One way humans can use generative AI is to come up with new ideas. But experts warn that people should be careful if they use ChatGPT for this at work.

“We don’t understand how plagiarized it is,” Andreas said.

When I pushed ChatGPT to develop story ideas for my shot, the possibility of plagiarism was clear. One pitch in particular was for a story idea and angle I had already covered. While it’s unclear whether the chatbot picked up an idea from my previous stories, others liked it, or simply based on other information on the web, the fact remained: The idea was not new.

“It’s good at sounding human, but the actual content and ideas are public,” says Hatim Rahman, an associate professor at Northwestern University’s Kellogg School of Management who studies the impact of artificial intelligence on business. “They are not new ideas.”

Another idea that explored a story that would be factually incorrect today was outdated. ChatGPT says it has “limited knowledge” of anything after 2021.

Providing more detail in the letter led to more focused ideas. However, when I asked ChatGPT to write some “quirky” or “fun” headlines, the results were terrible and some nonsense.

Navigating difficult conversations

Have you ever had a co-worker who talked too loudly while you were trying to work? Maybe your boss has too many meetings, cutting into your focus time?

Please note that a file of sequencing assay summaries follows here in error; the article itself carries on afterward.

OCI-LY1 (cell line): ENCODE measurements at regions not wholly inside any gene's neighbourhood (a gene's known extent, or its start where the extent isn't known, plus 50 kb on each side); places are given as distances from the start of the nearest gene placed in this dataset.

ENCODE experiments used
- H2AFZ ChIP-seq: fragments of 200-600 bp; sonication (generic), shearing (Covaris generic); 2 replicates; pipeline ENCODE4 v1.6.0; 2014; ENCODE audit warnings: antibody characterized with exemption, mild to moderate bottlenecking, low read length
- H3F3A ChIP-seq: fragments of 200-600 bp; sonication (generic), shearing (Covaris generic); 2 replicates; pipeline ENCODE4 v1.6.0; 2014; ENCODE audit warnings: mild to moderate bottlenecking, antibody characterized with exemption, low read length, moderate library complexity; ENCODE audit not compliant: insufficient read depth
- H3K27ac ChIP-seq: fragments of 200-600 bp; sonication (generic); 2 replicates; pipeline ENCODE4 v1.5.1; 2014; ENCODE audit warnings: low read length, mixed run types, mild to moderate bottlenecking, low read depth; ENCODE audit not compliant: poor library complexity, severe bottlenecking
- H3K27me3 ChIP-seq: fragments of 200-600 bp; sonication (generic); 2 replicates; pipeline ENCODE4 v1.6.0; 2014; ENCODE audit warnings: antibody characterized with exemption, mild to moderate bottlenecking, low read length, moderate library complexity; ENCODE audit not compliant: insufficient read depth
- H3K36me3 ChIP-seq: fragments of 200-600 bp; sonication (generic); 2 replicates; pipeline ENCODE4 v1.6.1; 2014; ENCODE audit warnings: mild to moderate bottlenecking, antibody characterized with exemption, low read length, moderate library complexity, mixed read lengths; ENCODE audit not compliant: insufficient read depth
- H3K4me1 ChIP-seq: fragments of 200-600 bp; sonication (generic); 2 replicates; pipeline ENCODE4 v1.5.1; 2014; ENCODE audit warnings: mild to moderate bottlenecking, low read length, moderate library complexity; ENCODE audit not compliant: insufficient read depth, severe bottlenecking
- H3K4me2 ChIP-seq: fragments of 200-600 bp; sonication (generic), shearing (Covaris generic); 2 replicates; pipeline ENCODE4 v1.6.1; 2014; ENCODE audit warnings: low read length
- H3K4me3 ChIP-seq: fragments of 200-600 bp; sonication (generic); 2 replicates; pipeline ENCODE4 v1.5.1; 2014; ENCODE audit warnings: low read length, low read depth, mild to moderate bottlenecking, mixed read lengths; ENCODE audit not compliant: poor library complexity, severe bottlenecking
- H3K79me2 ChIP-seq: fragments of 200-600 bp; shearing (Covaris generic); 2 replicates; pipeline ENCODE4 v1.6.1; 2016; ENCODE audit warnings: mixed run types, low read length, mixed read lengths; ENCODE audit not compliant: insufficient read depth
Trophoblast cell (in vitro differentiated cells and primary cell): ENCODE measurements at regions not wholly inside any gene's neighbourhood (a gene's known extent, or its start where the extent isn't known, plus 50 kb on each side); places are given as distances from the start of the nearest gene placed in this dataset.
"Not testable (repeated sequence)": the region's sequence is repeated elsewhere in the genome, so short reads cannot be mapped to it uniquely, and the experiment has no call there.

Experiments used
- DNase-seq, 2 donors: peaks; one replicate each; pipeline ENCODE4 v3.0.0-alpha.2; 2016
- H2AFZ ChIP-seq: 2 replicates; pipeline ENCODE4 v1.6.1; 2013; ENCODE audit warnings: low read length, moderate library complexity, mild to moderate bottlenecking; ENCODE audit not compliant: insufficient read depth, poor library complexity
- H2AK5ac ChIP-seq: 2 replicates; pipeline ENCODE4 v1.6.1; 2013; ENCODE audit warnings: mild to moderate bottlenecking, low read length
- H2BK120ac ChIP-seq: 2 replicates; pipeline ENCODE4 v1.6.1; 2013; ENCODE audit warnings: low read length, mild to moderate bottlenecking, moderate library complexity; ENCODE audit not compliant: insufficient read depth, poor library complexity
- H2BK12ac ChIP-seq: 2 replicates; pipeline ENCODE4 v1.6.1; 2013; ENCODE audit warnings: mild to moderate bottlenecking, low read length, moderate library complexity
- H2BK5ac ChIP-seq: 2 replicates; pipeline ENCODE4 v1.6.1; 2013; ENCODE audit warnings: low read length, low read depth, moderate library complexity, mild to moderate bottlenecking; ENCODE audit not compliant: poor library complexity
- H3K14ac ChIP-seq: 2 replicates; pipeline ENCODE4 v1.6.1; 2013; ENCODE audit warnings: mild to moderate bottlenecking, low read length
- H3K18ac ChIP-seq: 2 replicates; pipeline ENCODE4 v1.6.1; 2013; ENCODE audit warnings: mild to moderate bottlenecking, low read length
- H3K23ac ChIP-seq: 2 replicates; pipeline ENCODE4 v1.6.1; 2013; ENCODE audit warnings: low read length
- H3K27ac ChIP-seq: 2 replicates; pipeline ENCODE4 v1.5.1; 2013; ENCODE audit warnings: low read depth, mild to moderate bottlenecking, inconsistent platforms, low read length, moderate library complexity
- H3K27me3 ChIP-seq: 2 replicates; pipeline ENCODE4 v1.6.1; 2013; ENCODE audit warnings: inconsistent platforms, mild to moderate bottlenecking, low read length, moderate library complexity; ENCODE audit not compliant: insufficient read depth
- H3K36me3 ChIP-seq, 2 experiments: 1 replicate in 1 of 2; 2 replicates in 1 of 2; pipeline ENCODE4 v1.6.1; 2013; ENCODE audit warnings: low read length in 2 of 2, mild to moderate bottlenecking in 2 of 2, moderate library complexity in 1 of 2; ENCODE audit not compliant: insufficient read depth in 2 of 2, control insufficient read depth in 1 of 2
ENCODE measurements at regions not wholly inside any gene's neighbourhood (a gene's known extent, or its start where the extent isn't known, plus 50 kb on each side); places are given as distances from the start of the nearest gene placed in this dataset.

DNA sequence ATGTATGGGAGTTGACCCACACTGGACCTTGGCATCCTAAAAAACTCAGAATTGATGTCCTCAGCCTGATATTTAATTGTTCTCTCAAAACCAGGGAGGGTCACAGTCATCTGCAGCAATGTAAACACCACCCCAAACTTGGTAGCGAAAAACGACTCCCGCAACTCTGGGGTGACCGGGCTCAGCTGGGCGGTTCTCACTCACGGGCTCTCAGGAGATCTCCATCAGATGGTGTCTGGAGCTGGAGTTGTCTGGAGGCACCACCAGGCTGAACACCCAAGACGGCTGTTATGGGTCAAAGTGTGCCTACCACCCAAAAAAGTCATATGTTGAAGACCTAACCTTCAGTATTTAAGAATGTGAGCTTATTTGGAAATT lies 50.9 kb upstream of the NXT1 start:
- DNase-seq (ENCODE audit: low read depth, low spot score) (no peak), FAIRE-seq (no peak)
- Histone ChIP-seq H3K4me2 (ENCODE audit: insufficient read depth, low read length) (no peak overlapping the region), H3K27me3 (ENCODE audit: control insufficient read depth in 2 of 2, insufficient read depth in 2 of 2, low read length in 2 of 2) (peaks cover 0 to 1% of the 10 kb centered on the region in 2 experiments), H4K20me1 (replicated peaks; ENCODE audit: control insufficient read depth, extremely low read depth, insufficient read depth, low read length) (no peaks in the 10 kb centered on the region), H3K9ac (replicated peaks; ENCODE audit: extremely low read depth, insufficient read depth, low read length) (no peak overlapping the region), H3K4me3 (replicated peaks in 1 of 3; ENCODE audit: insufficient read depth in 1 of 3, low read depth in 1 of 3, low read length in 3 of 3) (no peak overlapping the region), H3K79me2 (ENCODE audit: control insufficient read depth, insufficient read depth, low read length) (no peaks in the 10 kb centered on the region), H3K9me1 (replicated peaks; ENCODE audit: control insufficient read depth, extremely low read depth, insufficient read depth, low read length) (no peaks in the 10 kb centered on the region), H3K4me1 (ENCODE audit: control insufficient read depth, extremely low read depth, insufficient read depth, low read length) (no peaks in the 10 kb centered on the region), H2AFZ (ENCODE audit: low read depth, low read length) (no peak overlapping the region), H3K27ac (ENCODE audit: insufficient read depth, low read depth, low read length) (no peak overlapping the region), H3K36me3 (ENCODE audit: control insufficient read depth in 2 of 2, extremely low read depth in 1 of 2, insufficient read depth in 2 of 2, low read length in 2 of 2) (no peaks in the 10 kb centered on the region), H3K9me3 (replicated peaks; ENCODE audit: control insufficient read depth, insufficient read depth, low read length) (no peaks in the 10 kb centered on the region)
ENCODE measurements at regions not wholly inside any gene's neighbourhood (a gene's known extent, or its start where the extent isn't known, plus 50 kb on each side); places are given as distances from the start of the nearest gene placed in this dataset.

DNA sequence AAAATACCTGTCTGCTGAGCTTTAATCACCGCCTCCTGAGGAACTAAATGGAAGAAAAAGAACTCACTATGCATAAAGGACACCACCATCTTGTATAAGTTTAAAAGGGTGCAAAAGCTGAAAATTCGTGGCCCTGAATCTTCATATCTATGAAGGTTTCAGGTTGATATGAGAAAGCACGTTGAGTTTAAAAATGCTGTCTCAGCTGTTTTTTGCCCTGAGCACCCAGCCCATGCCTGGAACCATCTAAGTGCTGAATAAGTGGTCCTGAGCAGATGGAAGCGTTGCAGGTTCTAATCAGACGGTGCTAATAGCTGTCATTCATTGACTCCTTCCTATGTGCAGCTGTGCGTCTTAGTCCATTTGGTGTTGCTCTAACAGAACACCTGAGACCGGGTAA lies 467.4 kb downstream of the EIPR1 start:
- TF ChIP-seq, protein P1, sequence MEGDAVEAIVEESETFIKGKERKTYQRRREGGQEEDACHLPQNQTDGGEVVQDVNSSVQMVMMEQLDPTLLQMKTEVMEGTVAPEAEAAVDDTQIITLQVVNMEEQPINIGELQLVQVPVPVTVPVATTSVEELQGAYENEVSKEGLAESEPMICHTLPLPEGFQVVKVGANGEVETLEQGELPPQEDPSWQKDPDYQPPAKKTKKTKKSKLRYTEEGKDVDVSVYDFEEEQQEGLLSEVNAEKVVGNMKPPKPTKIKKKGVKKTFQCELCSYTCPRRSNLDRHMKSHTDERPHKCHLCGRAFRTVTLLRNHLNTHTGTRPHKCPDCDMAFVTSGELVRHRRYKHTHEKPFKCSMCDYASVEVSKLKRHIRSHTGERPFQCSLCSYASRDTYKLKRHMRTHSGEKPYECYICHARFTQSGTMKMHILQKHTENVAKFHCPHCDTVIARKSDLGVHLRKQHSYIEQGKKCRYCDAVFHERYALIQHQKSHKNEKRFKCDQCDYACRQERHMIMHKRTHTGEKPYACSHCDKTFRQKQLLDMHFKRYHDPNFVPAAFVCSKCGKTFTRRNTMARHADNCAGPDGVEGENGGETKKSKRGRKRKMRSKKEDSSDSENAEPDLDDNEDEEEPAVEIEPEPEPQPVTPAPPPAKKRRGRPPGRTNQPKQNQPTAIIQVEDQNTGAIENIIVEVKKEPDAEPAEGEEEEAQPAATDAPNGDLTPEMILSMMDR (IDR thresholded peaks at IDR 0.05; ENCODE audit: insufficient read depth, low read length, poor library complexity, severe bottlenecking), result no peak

We’ve tested ChatGPT to see if it can help navigate sticky workplaces like this one. For the most part, ChatGPT has developed relevant answers that can be a great starting point for employees. However, they were often a bit wordy, formal and in one case downright contradictory.

“These models don’t understand anything,” Rahman said. “The underlying technology looks at statistical correlations. . . . So it will give you formal answers.”

A layoff memo he produces can easily stand up, and in some cases, works better than the notices companies have sent out in recent years. Unsolicited, the bot cited “the current economic climate and the impact of the pandemic” as the reason for the layoffs, and said the company understands “how difficult this news can be for everyone.” He suggested that the laid-off employees would have support and resources and motivated the team by saying that they would “come out of this stronger” as required.

During tough conversations with colleagues, the bot greeted them, gently approached the issue and softened the delivery by saying “I understand” the person’s intent and ended the note with a request for feedback or further discussion.